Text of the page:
Saturday, August 30, 2014

Game of the Day (8/29/84)

Giants 4, Expos 3 (11). Montreal's all-time win leader Steve Rogers fell off sharply in 1984, posting an ERA+ of 80 and walking more batters than he struck out. But even a shell of his Expo-legend self was a match for 20-year-old Giant rookie Mark Grant, who was on his way to a 6.37 ERA for the season.

Rogers worked around a Dan Gladden leadoff double in the first, and the Expos took the lead in the bottom of the inning when Andre Dawson singled, took second on an errant pickoff throw by Grant, and scored on a single by Gary Carter. The starters were both perfect in the second. Gladden singled with two out in the third, and a Manny Trillo single and a Chili Davis walk loaded the bases before Jeffrey Leonard struck out to strand all three men. Derrel Thomas drew a walk in the bottom of the third, but was picked off.

Rogers retired the Giants in order in the fourth, and a Carter double and a Dan Driessen homer pushed the Montreal lead to 3-0 in the bottom of the inning. Brad Wellman drew a leadoff walk in the fifth before being stranded. Bob Lacey relieved Grant in the home fifth and allowed a Tim Raines double to start the inning, but didn't let the leadoff man advance past second. Tim Wallach's sixth-inning single made him the only runner to reach in either half of the inning. Rogers was perfect again in the seventh, while Lacey allowed a one-out double to Thomas and was relieved by Frank Williams, who stranded the runner at second.

San Francisco finally got on the board in the eighth when Trillo singled and Davis homered. Gary Lavelle retired the Expos 1-2-3 in the bottom of the inning, and a Bob Brenly leadoff double in the ninth chased Rogers from the mound. Scot Thompson greeted Bob James with a single that moved the tying run to third, but Fran Mullins grounded into an out at home, and pinch hitter Dusty Baker popped up for the second out. Joel Youngblood then hit for Lavelle and grounded to third; Wallach misplayed the ball, allowing Youngblood to reach safely and Thompson to score the tying run. Pinch hitter Tony Scott led off the bottom of the inning with a double, but Greg Minton worked around it to send the game to extras.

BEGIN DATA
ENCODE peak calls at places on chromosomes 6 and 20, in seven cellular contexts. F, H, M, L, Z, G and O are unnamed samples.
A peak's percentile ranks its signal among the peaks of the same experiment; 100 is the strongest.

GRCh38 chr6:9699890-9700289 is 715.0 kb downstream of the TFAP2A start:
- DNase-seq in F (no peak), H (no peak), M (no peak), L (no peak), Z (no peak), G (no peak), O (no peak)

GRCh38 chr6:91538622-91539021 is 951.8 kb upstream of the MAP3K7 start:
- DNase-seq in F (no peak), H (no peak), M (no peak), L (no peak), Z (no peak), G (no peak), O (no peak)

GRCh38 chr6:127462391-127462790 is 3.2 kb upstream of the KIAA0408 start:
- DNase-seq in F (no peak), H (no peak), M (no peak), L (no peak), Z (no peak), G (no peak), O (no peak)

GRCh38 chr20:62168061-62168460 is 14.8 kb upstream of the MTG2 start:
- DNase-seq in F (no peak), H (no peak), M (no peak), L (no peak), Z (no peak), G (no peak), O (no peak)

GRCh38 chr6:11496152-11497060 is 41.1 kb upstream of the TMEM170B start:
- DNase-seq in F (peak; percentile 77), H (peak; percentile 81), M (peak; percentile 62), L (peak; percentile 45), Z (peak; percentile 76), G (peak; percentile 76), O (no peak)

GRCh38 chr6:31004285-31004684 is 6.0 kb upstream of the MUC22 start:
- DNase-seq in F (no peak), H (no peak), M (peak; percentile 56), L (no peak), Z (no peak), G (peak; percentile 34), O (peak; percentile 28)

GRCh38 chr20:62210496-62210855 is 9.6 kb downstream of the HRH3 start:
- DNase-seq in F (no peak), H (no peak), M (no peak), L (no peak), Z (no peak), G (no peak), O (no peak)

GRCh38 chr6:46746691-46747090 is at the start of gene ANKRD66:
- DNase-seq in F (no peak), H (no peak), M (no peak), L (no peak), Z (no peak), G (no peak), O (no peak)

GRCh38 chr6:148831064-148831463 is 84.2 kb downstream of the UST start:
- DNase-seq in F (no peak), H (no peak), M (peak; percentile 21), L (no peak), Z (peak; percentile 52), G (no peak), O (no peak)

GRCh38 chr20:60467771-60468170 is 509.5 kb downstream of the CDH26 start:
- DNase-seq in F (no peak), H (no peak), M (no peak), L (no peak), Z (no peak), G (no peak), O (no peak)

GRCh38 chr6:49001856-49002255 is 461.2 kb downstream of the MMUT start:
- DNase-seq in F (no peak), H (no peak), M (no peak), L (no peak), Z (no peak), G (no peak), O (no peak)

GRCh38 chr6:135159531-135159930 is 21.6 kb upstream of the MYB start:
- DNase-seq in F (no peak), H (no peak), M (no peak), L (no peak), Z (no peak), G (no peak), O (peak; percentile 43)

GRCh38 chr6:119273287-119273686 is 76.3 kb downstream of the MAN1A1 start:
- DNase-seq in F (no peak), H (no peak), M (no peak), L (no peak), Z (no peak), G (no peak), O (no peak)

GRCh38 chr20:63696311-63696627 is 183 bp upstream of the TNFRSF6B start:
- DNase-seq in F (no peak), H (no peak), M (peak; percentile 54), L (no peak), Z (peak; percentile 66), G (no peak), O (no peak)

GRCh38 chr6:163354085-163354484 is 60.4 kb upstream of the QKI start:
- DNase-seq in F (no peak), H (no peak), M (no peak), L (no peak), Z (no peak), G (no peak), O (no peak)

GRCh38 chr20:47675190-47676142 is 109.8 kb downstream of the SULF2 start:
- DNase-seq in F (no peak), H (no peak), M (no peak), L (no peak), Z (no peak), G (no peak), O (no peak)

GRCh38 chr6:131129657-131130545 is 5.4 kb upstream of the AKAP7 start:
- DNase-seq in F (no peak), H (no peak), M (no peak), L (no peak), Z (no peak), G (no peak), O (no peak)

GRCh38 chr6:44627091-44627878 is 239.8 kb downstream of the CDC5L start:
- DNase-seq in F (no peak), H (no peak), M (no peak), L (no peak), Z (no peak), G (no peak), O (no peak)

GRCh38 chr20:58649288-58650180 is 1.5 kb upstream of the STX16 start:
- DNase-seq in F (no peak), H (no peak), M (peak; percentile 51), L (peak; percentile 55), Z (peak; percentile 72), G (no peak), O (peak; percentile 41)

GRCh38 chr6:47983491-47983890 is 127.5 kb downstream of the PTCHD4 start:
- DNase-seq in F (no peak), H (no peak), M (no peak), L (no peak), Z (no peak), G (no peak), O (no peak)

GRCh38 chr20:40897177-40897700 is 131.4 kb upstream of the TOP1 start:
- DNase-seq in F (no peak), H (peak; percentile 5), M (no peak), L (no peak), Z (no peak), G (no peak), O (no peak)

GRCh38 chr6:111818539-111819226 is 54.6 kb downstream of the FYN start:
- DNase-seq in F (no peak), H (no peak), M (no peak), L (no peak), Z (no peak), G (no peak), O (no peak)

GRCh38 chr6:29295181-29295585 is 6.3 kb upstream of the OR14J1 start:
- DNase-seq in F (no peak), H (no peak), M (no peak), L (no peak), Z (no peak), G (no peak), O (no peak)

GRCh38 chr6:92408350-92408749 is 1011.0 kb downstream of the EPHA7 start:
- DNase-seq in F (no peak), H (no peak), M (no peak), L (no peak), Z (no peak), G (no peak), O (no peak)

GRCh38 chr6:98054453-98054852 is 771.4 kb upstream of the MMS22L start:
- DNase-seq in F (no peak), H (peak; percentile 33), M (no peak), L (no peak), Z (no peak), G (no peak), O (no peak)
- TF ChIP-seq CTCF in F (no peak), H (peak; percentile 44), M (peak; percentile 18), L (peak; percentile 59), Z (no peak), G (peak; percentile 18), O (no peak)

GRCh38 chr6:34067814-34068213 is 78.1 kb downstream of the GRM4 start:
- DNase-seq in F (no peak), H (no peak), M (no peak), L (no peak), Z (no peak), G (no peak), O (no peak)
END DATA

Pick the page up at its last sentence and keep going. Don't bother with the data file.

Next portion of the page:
Rick Grapenthin was perfect in the top of the tenth, and Minton matched him in the bottom of the inning. Brenly led off the eleventh with a home run to give the Giants their first lead. Thompson singled and was bunted to second, but didn't score; Wallach and Max Venable started the bottom of the inning with singles, but Doug Flynn hit into a force at third and pinch hitter Miguel Dilone grounded into a game-ending double play.

The Giants followed the "your starter has been knocked out early" gameplan to a T: Have his outing be merely poor, rather than disastrous, and have your bullpen pitch great in his place, giving your offense enough time to get it together. Meanwhile, the Expos probably stuck with Rogers a bit too long, especially given the fact that he was no longer operating at full "best Montreal pitcher ever" capacity; the combination of that slow hook and a 2 for 12 performance with runners in scoring position gave San Francisco the opportunity to stage their comeback - which they managed to execute despite their own 1 for 11 RISP output thanks to a pair of home runs.

With all of that said, the Expos would have won the game if Tim Wallach, normally a quality third baseman, had avoided his incredibly costly ninth-inning error. That was enough to let the Giants tie it - and it was also responsible for this game taking the day's top spot.

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